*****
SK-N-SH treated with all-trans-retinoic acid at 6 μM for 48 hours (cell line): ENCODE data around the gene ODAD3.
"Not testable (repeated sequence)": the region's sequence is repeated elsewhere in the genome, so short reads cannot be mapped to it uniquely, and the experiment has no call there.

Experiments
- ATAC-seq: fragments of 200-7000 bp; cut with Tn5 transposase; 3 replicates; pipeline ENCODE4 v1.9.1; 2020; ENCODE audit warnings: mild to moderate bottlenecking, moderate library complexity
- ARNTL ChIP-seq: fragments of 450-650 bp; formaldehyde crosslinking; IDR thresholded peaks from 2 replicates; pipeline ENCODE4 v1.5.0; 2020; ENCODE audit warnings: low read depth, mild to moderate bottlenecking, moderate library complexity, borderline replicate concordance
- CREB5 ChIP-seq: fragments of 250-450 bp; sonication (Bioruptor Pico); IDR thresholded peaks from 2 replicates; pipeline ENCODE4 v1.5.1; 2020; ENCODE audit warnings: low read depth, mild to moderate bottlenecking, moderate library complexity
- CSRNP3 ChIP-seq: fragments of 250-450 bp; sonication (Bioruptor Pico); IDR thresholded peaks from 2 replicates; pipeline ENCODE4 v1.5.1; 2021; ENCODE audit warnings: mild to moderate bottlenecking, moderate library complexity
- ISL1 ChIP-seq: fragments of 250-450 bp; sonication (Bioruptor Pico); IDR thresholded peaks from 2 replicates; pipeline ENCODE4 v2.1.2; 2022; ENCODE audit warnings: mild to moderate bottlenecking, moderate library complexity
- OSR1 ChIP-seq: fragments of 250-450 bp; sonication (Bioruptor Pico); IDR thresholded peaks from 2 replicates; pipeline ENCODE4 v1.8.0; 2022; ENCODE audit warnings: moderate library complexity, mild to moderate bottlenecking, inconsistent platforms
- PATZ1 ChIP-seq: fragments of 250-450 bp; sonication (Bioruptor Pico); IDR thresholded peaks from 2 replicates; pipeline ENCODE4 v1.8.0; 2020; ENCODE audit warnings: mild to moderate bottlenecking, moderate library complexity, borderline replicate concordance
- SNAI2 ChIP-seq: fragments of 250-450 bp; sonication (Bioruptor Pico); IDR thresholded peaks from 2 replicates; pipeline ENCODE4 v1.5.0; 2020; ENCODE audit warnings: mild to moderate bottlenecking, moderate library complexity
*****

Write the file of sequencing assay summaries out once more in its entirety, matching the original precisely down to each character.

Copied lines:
SK-N-SH treated with all-trans-retinoic acid at 6 μM for 48 hours (cell line): ENCODE data around the gene ODAD3.
"Not testable (repeated sequence)": the region's sequence is repeated elsewhere in the genome, so short reads cannot be mapped to it uniquely, and the experiment has no call there.

Experiments
- ATAC-seq: fragments of 200-7000 bp; cut with Tn5 transposase; 3 replicates; pipeline ENCODE4 v1.9.1; 2020; ENCODE audit warnings: mild to moderate bottlenecking, moderate library complexity
- ARNTL ChIP-seq: fragments of 450-650 bp; formaldehyde crosslinking; IDR thresholded peaks from 2 replicates; pipeline ENCODE4 v1.5.0; 2020; ENCODE audit warnings: low read depth, mild to moderate bottlenecking, moderate library complexity, borderline replicate concordance
- CREB5 ChIP-seq: fragments of 250-450 bp; sonication (Bioruptor Pico); IDR thresholded peaks from 2 replicates; pipeline ENCODE4 v1.5.1; 2020; ENCODE audit warnings: low read depth, mild to moderate bottlenecking, moderate library complexity
- CSRNP3 ChIP-seq: fragments of 250-450 bp; sonication (Bioruptor Pico); IDR thresholded peaks from 2 replicates; pipeline ENCODE4 v1.5.1; 2021; ENCODE audit warnings: mild to moderate bottlenecking, moderate library complexity
- ISL1 ChIP-seq: fragments of 250-450 bp; sonication (Bioruptor Pico); IDR thresholded peaks from 2 replicates; pipeline ENCODE4 v2.1.2; 2022; ENCODE audit warnings: mild to moderate bottlenecking, moderate library complexity
- OSR1 ChIP-seq: fragments of 250-450 bp; sonication (Bioruptor Pico); IDR thresholded peaks from 2 replicates; pipeline ENCODE4 v1.8.0; 2022; ENCODE audit warnings: moderate library complexity, mild to moderate bottlenecking, inconsistent platforms
- PATZ1 ChIP-seq: fragments of 250-450 bp; sonication (Bioruptor Pico); IDR thresholded peaks from 2 replicates; pipeline ENCODE4 v1.8.0; 2020; ENCODE audit warnings: mild to moderate bottlenecking, moderate library complexity, borderline replicate concordance
- SNAI2 ChIP-seq: fragments of 250-450 bp; sonication (Bioruptor Pico); IDR thresholded peaks from 2 replicates; pipeline ENCODE4 v1.5.0; 2020; ENCODE audit warnings: mild to moderate bottlenecking, moderate library complexity